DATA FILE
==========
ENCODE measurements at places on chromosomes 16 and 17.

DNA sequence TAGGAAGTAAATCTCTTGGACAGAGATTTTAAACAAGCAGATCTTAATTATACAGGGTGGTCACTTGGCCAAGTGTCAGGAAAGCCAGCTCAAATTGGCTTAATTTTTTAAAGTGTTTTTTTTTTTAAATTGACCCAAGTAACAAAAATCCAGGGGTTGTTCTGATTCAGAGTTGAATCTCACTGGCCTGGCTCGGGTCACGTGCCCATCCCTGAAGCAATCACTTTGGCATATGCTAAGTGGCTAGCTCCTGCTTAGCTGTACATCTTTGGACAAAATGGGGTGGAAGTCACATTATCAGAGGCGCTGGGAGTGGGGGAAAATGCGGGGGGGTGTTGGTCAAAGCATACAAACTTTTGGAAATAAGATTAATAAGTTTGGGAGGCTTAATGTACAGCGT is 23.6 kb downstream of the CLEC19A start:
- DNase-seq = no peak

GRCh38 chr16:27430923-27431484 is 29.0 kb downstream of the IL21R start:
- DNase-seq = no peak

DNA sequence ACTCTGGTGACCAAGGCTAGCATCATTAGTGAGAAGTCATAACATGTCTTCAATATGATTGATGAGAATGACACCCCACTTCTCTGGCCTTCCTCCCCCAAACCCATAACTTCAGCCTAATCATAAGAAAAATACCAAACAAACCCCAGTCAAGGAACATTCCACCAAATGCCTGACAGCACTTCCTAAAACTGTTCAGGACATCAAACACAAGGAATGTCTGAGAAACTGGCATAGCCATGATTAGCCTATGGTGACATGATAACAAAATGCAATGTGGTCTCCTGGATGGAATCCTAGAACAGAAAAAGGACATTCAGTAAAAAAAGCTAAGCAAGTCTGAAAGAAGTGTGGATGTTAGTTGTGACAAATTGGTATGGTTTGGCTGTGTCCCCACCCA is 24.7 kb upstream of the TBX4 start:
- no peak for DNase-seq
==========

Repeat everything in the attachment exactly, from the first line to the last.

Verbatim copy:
ENCODE measurements at places on chromosomes 16 and 17.

DNA sequence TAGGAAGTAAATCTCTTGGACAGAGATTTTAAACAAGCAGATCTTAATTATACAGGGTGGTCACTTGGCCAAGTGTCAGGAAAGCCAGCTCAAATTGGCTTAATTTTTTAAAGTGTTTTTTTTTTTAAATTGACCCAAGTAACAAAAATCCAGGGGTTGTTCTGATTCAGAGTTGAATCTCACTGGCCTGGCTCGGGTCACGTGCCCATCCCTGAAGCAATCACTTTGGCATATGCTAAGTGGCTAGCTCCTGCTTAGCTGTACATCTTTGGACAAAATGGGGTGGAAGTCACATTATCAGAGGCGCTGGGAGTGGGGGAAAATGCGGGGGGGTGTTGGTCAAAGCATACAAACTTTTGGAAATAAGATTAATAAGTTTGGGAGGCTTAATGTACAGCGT is 23.6 kb downstream of the CLEC19A start:
- DNase-seq = no peak

GRCh38 chr16:27430923-27431484 is 29.0 kb downstream of the IL21R start:
- DNase-seq = no peak

DNA sequence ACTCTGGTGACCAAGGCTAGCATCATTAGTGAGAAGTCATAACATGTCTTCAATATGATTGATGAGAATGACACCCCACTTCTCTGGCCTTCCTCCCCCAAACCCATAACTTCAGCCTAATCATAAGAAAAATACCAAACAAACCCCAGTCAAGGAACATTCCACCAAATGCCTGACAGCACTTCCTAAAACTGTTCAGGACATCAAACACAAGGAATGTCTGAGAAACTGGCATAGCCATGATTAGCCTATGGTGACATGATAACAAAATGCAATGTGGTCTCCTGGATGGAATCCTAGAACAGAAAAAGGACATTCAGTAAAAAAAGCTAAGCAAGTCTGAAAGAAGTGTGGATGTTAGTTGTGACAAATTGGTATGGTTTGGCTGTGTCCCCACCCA is 24.7 kb upstream of the TBX4 start:
- no peak for DNase-seq